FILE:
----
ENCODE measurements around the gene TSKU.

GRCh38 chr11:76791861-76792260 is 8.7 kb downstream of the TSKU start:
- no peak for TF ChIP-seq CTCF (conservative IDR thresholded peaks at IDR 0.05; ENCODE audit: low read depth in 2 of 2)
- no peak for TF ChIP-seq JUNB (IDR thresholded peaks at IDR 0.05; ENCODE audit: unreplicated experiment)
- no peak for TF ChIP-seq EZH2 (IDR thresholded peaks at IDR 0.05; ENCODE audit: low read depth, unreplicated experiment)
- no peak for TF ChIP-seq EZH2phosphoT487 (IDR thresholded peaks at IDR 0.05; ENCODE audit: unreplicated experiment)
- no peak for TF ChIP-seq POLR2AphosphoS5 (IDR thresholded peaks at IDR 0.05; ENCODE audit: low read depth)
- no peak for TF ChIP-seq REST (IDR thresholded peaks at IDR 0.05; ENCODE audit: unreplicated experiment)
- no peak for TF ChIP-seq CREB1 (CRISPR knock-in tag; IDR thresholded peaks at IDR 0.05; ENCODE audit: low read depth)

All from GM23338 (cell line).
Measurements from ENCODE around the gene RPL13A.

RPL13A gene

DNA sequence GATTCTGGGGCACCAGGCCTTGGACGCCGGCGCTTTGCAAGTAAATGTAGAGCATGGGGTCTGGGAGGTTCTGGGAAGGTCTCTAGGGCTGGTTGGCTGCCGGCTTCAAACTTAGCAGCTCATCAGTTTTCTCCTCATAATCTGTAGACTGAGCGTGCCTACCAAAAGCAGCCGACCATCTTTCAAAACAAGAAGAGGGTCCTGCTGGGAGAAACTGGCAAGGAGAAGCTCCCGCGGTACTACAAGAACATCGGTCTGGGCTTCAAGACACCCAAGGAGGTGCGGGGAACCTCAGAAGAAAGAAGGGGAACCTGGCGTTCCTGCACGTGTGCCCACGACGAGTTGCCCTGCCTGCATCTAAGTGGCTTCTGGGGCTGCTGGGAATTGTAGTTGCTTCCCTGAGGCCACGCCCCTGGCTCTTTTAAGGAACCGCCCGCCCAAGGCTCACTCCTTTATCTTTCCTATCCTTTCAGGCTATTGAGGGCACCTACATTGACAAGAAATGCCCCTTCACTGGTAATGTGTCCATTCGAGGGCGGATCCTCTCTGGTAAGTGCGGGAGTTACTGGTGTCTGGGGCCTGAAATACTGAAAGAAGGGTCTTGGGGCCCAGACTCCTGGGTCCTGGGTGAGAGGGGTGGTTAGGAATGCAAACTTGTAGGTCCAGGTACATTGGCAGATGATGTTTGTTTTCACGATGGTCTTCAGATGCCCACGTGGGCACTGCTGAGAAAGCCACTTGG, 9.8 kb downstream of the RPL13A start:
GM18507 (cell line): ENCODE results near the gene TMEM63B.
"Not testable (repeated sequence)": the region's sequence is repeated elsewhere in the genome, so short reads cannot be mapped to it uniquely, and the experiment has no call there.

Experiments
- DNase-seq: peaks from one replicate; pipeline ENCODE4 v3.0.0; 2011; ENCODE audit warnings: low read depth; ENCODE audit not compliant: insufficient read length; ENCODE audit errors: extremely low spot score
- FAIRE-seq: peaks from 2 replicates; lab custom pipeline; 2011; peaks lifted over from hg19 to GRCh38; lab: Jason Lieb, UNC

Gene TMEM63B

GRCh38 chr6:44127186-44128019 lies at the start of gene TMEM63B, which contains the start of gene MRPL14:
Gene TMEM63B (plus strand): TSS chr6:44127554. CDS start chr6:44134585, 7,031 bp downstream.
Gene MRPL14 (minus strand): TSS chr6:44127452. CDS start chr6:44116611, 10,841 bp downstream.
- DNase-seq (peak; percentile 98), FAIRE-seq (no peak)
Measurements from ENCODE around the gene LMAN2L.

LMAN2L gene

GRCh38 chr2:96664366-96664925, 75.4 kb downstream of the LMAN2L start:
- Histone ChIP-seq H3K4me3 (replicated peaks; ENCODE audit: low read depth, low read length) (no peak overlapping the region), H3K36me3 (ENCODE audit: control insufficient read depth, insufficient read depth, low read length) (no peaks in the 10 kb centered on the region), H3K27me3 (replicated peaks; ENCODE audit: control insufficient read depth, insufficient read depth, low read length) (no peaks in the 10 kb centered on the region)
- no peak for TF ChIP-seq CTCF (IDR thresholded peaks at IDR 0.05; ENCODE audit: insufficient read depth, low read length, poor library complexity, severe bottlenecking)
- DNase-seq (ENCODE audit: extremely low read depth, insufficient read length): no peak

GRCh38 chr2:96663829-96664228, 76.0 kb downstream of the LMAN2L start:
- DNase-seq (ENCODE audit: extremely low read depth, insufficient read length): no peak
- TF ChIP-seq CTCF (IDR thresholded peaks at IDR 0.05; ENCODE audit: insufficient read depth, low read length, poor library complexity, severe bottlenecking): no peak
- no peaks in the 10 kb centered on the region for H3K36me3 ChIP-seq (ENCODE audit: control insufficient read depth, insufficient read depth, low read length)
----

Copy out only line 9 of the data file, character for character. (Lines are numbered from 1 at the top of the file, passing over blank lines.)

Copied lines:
- no peak for TF ChIP-seq CREB1 (CRISPR knock-in tag; IDR thresholded peaks at IDR 0.05; ENCODE audit: low read depth)